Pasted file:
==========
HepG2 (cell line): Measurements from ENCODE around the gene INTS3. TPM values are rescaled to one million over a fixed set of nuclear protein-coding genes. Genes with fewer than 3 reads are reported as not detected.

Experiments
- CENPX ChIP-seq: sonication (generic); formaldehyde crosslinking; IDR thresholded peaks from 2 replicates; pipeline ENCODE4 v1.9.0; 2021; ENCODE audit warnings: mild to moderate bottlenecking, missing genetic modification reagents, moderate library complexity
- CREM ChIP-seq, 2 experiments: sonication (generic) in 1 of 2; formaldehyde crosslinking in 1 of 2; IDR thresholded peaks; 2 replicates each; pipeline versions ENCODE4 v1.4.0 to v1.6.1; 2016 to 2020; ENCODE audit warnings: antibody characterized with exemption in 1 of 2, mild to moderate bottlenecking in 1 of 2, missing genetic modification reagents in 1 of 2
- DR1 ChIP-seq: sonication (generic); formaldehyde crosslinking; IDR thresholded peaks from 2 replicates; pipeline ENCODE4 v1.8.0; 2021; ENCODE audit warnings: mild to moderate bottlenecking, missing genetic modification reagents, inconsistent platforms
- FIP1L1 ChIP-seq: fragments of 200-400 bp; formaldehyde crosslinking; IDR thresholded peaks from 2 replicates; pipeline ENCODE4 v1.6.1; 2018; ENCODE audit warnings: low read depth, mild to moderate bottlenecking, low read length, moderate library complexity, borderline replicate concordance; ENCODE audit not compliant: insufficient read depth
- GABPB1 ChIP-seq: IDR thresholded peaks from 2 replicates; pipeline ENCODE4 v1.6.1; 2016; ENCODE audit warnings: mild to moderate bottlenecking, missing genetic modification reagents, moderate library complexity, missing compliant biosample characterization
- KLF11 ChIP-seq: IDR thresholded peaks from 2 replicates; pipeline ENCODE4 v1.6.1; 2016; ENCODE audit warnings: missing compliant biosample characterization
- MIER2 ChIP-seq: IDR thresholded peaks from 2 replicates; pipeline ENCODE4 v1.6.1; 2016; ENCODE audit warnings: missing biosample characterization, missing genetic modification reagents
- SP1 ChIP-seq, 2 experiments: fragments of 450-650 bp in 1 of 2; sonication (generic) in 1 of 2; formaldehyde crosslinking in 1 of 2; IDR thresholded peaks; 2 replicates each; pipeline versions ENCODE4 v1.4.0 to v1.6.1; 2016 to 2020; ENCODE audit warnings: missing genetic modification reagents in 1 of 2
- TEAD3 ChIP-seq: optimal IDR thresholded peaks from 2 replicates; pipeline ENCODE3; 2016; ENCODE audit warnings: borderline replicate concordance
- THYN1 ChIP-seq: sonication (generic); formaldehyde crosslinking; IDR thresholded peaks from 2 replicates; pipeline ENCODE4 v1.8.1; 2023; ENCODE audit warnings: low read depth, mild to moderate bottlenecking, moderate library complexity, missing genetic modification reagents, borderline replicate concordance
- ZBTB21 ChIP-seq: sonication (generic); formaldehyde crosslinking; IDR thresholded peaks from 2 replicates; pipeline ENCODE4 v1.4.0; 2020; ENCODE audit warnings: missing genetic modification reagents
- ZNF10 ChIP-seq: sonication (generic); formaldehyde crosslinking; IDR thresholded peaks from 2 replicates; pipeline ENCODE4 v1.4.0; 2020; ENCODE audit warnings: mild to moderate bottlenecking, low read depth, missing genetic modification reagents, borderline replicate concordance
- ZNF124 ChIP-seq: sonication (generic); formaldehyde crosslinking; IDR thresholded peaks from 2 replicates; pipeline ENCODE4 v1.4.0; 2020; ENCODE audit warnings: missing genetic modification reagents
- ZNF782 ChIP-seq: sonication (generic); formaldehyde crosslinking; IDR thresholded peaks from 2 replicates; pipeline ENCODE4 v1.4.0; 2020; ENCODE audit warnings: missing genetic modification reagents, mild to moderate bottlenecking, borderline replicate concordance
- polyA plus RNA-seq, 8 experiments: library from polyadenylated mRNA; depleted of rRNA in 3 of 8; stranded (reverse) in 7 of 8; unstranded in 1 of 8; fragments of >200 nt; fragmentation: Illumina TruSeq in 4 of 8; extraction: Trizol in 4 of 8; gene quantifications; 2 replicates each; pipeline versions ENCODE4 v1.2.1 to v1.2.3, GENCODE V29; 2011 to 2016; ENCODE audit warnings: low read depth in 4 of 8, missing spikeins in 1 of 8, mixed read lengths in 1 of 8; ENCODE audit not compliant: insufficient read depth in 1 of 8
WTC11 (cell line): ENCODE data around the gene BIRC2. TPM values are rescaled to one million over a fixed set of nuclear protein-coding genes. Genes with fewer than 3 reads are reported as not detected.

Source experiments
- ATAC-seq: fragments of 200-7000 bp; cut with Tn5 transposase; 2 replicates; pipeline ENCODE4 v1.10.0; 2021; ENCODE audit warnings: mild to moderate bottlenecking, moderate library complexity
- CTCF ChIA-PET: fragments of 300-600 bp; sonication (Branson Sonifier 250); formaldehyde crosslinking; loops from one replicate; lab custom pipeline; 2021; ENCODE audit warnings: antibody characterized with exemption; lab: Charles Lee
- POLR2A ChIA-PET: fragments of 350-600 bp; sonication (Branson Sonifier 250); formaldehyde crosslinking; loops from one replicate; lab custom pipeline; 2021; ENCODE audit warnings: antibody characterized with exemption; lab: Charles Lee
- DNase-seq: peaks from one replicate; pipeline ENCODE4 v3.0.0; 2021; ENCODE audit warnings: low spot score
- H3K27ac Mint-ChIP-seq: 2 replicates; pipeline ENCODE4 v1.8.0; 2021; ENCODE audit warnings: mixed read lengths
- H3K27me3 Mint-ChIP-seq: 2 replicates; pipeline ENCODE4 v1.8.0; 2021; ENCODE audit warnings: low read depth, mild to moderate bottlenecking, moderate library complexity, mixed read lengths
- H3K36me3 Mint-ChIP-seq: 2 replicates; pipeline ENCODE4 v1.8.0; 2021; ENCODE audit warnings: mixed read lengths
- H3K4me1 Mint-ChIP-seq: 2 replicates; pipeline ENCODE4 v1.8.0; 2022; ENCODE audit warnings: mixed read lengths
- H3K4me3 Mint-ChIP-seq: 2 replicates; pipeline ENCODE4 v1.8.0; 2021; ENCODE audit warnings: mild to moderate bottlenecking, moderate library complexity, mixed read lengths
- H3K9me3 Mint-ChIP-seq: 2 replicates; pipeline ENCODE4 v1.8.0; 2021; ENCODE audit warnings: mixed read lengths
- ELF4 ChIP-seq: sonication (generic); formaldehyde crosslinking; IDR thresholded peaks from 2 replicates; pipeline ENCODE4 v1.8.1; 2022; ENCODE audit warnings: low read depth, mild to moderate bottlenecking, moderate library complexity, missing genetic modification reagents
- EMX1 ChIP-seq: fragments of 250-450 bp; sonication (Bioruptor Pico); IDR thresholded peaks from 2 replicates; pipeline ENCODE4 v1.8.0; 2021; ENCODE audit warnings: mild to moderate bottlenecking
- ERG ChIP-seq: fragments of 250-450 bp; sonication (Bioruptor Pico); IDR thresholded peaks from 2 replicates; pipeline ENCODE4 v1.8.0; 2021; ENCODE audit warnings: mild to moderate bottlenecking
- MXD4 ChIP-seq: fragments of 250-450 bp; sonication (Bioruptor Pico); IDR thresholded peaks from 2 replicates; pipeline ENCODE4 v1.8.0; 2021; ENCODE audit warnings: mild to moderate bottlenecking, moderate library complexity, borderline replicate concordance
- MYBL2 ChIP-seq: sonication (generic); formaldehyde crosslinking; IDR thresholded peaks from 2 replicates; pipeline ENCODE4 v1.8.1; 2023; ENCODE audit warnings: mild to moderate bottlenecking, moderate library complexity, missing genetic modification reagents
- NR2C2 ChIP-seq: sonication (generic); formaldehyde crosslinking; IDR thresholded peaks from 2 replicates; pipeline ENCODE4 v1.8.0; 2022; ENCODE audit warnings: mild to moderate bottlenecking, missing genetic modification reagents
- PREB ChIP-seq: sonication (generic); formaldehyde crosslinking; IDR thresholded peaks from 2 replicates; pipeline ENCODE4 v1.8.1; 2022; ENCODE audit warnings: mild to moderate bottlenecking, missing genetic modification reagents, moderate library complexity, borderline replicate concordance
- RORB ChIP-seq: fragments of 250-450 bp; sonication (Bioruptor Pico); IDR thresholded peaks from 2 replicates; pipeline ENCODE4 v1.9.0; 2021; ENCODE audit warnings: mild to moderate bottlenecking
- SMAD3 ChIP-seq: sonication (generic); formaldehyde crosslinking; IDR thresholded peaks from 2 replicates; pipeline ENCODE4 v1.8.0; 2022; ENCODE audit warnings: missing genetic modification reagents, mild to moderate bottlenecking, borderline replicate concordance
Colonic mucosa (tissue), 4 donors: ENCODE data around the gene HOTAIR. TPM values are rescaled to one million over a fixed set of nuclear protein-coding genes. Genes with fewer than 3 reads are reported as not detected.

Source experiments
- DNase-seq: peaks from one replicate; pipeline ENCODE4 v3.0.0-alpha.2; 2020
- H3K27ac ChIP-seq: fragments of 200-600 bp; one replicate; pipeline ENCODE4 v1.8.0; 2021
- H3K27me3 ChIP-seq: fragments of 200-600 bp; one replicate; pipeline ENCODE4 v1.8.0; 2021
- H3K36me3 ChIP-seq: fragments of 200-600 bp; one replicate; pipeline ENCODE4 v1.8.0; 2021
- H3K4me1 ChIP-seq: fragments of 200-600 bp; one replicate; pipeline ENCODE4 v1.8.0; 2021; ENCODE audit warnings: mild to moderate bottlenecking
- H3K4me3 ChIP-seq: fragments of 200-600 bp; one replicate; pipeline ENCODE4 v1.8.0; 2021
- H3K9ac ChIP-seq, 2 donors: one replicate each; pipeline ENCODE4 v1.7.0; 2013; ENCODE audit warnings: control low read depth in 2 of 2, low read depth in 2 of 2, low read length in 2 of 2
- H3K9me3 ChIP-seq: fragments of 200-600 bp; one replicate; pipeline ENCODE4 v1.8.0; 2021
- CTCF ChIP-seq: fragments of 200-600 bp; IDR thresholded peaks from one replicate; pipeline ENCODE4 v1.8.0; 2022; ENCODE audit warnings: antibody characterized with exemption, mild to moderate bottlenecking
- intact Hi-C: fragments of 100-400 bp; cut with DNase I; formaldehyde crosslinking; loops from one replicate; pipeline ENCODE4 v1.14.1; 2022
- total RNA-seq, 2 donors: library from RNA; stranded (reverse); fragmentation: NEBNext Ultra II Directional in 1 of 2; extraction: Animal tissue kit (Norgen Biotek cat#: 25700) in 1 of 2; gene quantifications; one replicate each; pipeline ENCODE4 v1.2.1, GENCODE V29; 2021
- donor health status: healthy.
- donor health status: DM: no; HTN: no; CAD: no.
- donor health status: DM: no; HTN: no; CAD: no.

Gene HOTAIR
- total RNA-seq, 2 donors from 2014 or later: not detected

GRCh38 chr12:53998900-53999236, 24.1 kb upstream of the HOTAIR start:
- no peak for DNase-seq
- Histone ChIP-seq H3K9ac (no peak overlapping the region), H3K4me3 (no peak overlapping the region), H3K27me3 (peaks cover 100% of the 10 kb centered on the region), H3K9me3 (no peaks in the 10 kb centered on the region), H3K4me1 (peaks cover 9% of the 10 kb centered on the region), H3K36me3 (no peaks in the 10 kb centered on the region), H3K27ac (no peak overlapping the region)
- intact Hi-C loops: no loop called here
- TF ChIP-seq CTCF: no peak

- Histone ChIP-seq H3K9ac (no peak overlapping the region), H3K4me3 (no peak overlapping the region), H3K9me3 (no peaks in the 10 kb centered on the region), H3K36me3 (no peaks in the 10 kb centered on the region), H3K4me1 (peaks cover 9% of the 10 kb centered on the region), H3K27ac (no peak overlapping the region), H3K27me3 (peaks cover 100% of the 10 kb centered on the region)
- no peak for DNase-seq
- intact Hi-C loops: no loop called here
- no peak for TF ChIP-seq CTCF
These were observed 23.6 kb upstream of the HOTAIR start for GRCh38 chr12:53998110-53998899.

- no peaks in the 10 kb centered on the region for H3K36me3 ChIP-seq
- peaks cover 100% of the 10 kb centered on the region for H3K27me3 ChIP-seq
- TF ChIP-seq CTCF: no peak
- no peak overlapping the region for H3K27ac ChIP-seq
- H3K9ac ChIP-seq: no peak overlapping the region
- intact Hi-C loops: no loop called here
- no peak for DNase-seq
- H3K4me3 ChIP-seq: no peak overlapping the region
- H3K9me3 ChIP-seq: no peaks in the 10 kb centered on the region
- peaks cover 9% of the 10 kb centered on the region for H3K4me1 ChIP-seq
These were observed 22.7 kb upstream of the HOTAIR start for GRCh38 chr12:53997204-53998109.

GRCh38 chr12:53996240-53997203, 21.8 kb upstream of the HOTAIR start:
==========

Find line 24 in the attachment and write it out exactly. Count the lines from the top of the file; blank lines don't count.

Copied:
- H3K27ac Mint-ChIP-seq: 2 replicates; pipeline ENCODE4 v1.8.0; 2021; ENCODE audit warnings: mixed read lengths